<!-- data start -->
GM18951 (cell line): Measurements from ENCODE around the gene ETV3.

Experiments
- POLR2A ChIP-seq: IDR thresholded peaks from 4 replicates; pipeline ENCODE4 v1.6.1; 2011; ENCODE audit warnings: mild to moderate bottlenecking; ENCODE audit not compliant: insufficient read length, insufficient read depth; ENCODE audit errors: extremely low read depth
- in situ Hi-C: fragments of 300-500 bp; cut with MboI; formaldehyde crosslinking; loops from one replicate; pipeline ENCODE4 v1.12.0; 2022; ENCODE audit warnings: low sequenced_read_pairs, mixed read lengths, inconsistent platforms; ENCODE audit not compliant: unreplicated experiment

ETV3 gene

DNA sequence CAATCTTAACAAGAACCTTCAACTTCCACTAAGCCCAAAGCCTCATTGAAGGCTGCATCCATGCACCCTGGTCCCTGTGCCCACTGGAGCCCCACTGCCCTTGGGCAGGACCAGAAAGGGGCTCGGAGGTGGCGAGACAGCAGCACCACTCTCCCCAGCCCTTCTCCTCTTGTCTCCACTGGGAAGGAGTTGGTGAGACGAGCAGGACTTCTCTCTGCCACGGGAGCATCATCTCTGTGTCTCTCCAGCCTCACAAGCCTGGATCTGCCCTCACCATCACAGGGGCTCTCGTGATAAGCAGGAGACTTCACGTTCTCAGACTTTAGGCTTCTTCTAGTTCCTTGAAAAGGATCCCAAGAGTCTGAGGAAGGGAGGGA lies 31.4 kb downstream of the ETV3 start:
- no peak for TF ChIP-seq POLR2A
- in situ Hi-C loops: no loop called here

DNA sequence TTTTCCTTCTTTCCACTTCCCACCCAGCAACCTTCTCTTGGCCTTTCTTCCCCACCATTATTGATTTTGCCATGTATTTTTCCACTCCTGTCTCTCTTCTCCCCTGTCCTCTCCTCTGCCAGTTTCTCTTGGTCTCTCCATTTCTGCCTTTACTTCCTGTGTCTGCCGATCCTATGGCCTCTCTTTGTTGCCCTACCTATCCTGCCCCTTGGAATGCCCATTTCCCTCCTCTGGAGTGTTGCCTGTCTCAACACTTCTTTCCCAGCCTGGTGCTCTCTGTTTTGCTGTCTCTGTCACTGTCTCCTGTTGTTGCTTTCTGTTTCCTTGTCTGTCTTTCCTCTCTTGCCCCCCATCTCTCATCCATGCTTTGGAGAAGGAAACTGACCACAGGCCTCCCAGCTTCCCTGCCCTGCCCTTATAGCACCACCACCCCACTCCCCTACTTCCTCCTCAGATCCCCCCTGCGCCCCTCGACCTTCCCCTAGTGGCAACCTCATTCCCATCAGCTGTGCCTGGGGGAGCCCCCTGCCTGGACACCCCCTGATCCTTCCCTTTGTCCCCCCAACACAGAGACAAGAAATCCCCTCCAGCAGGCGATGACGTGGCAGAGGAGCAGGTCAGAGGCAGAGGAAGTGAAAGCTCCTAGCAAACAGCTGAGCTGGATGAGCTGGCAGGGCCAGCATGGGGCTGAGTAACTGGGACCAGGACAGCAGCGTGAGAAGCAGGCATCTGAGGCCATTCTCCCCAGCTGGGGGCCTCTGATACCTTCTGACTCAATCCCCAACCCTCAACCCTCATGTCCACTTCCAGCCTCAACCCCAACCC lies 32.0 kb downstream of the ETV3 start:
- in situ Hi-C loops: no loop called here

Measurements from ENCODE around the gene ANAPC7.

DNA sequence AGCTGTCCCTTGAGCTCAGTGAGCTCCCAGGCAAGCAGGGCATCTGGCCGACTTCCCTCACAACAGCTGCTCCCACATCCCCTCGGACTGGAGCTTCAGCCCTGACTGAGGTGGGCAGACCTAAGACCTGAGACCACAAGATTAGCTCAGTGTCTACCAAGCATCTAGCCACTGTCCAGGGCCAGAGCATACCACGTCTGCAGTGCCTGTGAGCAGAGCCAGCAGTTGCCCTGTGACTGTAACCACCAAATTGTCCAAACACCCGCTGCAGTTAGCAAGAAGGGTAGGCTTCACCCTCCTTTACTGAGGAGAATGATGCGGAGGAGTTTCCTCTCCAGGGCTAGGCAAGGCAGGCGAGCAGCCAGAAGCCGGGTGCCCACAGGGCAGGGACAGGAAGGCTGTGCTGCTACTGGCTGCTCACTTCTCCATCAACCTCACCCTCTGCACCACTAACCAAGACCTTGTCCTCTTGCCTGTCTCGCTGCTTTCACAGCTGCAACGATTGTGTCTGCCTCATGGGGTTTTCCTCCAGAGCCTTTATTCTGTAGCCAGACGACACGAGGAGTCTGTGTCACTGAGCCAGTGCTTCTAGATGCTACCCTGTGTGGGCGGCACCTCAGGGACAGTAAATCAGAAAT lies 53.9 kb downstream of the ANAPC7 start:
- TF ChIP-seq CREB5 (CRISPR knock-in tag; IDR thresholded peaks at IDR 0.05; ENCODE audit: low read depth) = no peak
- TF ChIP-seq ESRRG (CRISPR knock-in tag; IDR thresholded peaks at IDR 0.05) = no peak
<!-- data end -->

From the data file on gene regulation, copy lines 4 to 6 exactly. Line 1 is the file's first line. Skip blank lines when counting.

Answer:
- in situ Hi-C: fragments of 300-500 bp; cut with MboI; formaldehyde crosslinking; loops from one replicate; pipeline ENCODE4 v1.12.0; 2022; ENCODE audit warnings: low sequenced_read_pairs, mixed read lengths, inconsistent platforms; ENCODE audit not compliant: unreplicated experiment

ETV3 gene

DNA sequence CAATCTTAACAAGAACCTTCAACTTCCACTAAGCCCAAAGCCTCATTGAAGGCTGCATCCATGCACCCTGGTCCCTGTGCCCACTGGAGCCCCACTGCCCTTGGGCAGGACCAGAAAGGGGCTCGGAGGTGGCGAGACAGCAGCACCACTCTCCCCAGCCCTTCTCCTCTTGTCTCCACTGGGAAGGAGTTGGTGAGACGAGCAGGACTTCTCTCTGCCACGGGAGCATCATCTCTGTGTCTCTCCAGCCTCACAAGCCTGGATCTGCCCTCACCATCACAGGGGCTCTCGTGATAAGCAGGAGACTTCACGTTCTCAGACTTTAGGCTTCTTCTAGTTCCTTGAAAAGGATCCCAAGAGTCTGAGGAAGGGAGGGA lies 31.4 kb downstream of the ETV3 start: